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Hong Kong: HRF Sends UN Urgent Appeal to Condemn National Security Law

By Nov 25, 2020June 17th, 2021No Comments

NEW YORK (November 25, 2020) – The Human Rights Foundation (HRF) has submitted an Urgent Appeal to three Special Rapporteurs of the United Nations Human Rights Council, petitioning them to...

NEW YORK (November 25, 2020) – The Human Rights Foundation (HRF) has submitted an Urgent Appeal to three Special Rapporteurs of the United Nations Human Rights Council, petitioning them to hold the Chinese and Hong Kong governments accountable for violating the right to freedom of expression, freedom of assembly, and right to privacy over the implementation of Hong Kong’s new national security law. 

Hong Kong is a Special Administrative Region of China that was promised a high degree of freedom and autonomy. However, the Chinese Communist Party (CCP) and the Hong Kong government have rapidly eroded the fundamental freedoms of Hong Kong since its return to China in 1997. A pro-democracy movement erupted in Hong Kong last year to protest against the CCP’s threat to Hong Kong’s autonomy and rule of law. 

Struggling to curb opposition, the CCP unilaterally approved a controversial national security law that came into effect on June 30, 2020, bypassing Hong Kong’s legislative process. The vaguely worded national security law criminalizes acts that incite “secession, subversion, terrorism, or foreign interference.” To implement the new law, the Hong Kong Police Force (HKPF) set up a tip-off hotline in November of this year to encourage citizens to report acts that would allegedly endanger national security. 

“Encouraging the public to report on each other is an age-old totalitarian tactic used by the Chinese Communist Party for social control,” said Roberto Gonzalez, Senior Legal Associate of HRF. “After last year’s large-scale protests, the party aims to turn Hong Kong into a police state, where fear and self-censorship would dictate people’s daily lives. The international community must keep speaking out on behalf of the people in Hong Kong, who are losing more freedom by the day.” 

The establishment of a reporting culture is a powerful weapon for an authoritarian government to instill fear in society. Local officials have framed spying as an act of courage and righteousness, thus reinforcing a mass-movement style reporting system where people report their neighbors, teachers, and even parents in order to shield themselves from the authorities’ suspicion. The hotline sets a dangerous precedent in a city previously accustomed to freedom of speech and violates the right to privacy of Hong Kong citizens.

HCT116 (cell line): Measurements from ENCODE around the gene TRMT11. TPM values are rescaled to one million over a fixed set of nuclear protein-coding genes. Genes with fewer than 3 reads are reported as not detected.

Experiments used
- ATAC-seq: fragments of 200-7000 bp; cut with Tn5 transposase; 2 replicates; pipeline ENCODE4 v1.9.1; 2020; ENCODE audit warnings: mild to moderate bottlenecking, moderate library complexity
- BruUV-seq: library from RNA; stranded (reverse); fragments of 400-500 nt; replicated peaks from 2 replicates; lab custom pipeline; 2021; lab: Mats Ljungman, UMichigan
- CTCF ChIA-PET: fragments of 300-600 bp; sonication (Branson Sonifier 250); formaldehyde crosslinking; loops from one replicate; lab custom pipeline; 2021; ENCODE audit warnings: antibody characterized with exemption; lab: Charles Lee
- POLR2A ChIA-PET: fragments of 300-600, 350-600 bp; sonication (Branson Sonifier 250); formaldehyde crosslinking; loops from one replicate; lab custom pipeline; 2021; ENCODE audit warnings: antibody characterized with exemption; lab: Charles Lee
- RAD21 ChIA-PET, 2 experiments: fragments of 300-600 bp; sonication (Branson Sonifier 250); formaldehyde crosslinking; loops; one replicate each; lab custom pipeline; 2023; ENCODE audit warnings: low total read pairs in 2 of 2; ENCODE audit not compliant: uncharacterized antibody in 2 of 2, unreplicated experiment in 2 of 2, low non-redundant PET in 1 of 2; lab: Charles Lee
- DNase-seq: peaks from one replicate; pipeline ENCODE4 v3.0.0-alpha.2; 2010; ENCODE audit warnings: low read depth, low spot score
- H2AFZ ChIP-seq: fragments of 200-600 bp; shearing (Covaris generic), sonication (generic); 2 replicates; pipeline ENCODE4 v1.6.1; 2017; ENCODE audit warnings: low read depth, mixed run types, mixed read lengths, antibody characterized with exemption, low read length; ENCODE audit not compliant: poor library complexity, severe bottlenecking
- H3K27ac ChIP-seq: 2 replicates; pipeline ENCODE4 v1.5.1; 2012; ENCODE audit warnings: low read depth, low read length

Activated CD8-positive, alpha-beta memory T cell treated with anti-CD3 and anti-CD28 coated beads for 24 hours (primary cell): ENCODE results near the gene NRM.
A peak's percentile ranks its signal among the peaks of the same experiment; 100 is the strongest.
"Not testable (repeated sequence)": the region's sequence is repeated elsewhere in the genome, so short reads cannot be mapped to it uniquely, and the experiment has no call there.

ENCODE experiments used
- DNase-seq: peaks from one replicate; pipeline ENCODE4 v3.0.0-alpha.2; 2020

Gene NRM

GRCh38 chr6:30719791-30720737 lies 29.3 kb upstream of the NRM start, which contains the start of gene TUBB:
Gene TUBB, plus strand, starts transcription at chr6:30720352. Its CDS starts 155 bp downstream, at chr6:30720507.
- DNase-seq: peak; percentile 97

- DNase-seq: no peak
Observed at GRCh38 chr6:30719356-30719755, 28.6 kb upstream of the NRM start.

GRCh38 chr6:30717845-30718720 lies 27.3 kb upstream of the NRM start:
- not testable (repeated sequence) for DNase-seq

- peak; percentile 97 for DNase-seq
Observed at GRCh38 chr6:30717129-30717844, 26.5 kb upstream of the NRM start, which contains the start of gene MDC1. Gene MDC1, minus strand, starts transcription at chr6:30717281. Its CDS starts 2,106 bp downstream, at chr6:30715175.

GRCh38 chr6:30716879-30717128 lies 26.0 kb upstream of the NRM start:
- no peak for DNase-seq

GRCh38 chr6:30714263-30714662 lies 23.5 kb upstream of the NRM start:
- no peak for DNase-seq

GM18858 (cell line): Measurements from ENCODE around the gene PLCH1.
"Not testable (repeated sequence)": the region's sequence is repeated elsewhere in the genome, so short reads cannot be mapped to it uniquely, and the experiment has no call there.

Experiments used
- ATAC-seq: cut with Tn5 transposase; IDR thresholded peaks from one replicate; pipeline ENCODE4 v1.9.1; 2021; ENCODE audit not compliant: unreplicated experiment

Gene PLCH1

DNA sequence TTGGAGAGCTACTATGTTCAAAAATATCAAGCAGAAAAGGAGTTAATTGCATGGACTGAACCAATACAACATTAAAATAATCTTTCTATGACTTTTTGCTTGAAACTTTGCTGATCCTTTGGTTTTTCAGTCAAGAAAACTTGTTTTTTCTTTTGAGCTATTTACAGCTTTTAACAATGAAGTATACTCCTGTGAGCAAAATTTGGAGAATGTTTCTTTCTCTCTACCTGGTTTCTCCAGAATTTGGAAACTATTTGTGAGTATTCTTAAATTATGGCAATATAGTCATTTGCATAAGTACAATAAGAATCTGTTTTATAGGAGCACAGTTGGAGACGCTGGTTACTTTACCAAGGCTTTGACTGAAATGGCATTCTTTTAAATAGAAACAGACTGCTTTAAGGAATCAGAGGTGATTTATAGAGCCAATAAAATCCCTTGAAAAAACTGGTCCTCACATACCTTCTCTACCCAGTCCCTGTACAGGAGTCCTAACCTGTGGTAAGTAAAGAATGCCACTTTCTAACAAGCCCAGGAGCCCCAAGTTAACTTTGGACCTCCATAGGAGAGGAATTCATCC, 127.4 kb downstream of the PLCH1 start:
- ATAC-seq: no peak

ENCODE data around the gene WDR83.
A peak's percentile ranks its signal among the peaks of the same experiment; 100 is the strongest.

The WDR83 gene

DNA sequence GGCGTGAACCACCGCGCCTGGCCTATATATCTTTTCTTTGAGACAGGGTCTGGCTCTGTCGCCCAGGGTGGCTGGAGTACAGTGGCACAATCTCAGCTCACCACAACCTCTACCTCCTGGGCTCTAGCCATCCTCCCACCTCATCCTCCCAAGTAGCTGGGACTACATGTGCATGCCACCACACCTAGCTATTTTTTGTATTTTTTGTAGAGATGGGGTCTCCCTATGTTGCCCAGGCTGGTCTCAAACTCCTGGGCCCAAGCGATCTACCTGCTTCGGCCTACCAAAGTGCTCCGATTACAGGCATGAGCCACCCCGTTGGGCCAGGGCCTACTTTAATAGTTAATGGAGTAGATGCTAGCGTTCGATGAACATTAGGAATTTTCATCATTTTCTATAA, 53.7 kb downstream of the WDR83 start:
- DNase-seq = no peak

The CCP employs similar tactics. Recently, Chinese citizens were encouraged to report violations of social distancing to the authorities in exchange for cash rewards. These types of initiatives turn citizens against each other, reinforce distrust, and ultimately achieve self-censorship and thought control. 

The vaguely worded national security law further allows the Hong Kong government to target dissidents in breach of their rights to free opinion and expression. The law is also used as a tool to crack down on peaceful assemblies and to justify widespread arbitrary arrests and detentions. 

According to HRF’s Urgent Appeal submitted today, Hong Kong’s implementation of the national security law is in breach of rights guaranteed by the Universal Declaration of Human Rights and the International Convention on Civil and Political Rights. HRF urges the U.N. Special Rapporteurs to investigate Hong Kong’s implementation of the law and to request the immediate suspension of the tip-off hotline to halt further erosion of fundamental freedoms in the city.


The Human Rights Foundation (HRF) is a nonpartisan nonprofit organization that promotes and protects human rights globally, with a focus on closed societies.

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